Automation: ‘a foreboding, frightening word’
Fears about advances in automation leading to mass unemployment are nothing new. In nearly every decade of the twentieth century, in fact, there have been fears about what John Maynard Keynes called ‘technological unemployment’. In the 1920s, the New York Times balked at the hysteria for ‘machines, machines, machines!’ and asked if man would be “enslaved by the instruments he creates to free him from bondage”.
Thirty years later, when advances in automatic machine control created the “uncanny spectacle” of “machines without human beings”, the United Auto Workers union (UAW) described automation as “a foreboding, frightening word [...] a word to strike terror in any human heart, especially if that human heart beats in a wage earner's chest.” By the late 1970s, Horizon was warning that microprocessors would be the reason why Britain’s children would “grow up without jobs to go to.” In all of these cases, however, the predicted mass ‘technological unemployment’ failed to materialise.
Will this time be different?
In keeping with this trend, the last few years have witnessed almost obsessive media coverage of the threat of artificial intelligence to employment. Will new technologies ranging from Chinese industrial robots to advances in machine learning finally lead to mass unemployment on the scale predicted over the past century?
This question was one of the motivations for Nesta’s joint research project aimed at identifying how social, economic, and technological drivers of change will affect the jobs and skills we’ll need in 15 years’ time. The first phase of the study has focused on how historical trends relate to the evolving composition of the workforce. Alongside this research, Nesta is also preparing to host FutureFest, a two-day festival (September 17-18) during which attendees and speakers will gather to debate questions related to how we will work, play, love, and thrive in the future. As part of the first of these themes I will deliver a talk on ‘the history of the future of automation’, complete with clips from films, documentaries, and newsreels from the past century. As we move forward with both projects, now would seem to be a good time to explore past debates about automation in the workplace and to examine the fears that have so often surrounded the introduction of innovative technologies.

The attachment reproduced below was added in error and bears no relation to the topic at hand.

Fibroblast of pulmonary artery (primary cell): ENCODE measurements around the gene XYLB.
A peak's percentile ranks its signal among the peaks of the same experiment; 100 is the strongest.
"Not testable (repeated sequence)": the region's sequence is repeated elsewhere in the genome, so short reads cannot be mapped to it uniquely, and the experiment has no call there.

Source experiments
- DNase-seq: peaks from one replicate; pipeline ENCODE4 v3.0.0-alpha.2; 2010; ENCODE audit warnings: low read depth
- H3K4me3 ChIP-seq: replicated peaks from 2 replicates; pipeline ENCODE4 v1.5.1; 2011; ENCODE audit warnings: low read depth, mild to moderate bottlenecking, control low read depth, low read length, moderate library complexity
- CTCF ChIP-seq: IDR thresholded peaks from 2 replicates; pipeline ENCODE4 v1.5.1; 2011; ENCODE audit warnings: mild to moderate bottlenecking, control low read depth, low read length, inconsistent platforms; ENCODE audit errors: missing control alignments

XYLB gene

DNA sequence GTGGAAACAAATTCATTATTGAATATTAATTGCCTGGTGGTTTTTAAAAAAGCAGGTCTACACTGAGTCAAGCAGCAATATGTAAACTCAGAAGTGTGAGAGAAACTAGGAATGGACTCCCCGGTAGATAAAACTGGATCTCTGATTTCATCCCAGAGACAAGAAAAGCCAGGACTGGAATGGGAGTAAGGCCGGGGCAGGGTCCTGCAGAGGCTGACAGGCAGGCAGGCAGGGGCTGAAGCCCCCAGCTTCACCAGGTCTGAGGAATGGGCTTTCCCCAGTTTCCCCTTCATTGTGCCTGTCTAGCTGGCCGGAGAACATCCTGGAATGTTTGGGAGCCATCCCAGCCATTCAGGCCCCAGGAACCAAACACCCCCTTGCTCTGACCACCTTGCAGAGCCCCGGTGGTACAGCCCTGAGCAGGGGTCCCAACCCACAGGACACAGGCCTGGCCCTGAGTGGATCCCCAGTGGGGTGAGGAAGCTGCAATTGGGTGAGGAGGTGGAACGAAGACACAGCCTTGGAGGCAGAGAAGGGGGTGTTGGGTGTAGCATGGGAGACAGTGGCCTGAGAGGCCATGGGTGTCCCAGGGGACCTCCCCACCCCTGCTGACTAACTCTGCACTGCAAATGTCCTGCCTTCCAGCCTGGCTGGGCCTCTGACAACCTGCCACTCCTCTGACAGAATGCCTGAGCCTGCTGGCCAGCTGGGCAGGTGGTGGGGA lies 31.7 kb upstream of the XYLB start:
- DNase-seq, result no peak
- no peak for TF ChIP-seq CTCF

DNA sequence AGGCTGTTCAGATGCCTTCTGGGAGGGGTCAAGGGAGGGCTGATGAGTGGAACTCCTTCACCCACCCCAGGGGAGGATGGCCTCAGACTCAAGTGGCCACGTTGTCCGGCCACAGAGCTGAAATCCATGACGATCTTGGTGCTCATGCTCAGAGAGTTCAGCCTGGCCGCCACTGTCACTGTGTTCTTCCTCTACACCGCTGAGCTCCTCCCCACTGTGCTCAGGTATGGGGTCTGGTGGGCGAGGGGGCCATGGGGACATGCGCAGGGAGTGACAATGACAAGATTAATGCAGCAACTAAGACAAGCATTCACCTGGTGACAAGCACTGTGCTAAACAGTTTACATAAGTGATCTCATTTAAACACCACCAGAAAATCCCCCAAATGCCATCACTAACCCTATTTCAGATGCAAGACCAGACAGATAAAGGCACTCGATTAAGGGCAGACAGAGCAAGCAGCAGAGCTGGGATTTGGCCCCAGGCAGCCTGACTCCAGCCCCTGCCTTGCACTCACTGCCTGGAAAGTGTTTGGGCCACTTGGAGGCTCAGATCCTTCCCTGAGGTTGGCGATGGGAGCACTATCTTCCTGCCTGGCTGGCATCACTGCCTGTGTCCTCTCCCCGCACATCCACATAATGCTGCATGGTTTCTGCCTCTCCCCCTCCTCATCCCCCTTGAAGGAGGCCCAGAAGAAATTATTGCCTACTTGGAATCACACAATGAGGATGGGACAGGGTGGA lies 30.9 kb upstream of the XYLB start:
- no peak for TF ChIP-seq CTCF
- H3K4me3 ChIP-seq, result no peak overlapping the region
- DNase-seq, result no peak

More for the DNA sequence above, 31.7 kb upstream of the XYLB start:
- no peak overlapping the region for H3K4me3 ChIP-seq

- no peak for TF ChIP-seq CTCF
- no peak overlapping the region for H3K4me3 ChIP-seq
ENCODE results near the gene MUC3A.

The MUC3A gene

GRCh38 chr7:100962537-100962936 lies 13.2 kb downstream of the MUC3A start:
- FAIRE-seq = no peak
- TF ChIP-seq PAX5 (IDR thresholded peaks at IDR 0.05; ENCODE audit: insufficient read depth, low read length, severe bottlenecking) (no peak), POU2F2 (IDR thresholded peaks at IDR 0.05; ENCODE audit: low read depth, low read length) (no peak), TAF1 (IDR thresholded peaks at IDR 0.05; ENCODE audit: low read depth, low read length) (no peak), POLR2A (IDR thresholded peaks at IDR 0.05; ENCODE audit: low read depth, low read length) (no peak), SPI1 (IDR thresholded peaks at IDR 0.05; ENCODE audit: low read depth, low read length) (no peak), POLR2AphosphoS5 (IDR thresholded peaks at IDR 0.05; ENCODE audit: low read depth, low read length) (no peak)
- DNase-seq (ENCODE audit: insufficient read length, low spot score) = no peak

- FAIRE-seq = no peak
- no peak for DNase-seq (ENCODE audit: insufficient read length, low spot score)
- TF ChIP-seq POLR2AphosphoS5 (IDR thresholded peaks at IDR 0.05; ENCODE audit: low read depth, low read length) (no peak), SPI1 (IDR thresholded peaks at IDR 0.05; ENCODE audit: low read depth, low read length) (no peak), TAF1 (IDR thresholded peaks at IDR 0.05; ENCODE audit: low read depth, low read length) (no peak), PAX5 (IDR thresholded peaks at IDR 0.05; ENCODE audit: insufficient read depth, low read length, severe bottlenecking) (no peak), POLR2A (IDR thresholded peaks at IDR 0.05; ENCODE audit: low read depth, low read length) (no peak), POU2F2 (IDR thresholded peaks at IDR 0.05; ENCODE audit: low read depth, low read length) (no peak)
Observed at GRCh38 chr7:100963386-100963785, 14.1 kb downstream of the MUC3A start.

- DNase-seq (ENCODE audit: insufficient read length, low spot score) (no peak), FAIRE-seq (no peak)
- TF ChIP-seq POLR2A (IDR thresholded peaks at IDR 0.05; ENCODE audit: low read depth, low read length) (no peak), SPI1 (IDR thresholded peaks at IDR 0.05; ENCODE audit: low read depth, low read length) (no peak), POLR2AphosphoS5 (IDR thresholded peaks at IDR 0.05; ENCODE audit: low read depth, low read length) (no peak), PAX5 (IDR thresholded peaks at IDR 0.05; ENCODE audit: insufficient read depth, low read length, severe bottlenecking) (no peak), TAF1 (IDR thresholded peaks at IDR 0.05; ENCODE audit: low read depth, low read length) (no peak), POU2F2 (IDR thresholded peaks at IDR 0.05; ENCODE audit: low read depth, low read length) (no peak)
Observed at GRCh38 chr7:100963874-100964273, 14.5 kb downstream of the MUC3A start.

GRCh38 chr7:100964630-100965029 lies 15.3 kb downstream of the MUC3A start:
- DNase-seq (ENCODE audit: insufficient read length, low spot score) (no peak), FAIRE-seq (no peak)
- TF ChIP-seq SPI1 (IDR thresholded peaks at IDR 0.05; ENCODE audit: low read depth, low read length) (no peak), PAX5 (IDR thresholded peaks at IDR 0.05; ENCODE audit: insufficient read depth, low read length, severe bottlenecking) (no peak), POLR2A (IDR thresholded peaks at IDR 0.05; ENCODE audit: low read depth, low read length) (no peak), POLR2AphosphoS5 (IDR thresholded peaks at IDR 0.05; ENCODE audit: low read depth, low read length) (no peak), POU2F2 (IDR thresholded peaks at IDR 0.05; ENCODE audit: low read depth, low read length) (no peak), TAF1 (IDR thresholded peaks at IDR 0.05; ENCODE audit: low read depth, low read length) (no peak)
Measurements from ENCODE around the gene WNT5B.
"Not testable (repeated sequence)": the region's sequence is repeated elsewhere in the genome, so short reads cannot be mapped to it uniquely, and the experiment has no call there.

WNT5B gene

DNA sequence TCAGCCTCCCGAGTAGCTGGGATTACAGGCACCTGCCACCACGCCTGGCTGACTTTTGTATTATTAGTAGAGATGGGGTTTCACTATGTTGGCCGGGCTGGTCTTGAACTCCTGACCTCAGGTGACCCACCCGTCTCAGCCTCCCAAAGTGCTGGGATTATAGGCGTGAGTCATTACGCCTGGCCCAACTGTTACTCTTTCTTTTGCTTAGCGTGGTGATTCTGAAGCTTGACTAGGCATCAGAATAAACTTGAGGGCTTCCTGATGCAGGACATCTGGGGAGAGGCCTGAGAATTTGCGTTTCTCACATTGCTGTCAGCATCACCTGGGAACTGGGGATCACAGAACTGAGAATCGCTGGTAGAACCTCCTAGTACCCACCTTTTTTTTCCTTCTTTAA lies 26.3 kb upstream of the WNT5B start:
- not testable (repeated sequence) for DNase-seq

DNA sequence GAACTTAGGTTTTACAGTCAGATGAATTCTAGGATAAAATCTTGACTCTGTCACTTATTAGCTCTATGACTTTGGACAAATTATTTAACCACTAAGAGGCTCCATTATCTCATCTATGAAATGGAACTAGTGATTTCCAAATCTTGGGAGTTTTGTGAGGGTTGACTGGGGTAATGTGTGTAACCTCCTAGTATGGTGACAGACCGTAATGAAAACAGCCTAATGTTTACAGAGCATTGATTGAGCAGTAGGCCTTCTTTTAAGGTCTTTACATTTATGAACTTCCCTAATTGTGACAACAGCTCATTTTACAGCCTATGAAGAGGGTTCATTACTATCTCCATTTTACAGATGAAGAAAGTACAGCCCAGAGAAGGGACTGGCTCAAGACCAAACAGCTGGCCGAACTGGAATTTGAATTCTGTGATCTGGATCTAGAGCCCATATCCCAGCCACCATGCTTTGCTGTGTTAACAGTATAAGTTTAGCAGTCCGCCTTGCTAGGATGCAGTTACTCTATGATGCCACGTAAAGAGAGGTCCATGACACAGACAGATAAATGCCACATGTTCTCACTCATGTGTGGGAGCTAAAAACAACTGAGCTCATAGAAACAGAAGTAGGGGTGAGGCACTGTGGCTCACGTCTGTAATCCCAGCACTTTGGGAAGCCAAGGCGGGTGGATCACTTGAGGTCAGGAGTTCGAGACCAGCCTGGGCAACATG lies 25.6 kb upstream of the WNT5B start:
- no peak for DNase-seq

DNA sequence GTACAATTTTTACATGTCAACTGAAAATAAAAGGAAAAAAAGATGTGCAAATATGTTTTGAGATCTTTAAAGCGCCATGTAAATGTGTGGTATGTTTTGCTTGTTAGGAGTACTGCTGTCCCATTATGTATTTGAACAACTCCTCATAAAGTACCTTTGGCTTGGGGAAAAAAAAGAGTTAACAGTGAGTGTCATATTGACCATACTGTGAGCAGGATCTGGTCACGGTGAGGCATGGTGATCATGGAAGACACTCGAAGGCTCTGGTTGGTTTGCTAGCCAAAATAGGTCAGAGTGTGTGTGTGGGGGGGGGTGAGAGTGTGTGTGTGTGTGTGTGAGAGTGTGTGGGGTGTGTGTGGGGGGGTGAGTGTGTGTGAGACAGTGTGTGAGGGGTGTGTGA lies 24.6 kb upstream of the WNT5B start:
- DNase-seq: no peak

By 1931, Modern Mechanics and Inventions was already referring to these fears as an “old cry”
Perhaps surprisingly, drawing attention to the recurrent nature of fears about automation has a history nearly as long as the fears themselves. By 1931, Modern Mechanics and Inventions was already referring to these fears as an “old cry”. Indeed, many generations have been aware that their ancestors have repeatedly made predictions of mass unemployment only to see the economy and labour market adapt. Yet these same generations have convinced themselves that they are the ones living in the age when the exception finally proves the rule. Part of the reason for this seems to be that they have imagined themselves living through a period of unprecedented and rapid changes relative to the changes experienced by previous generations.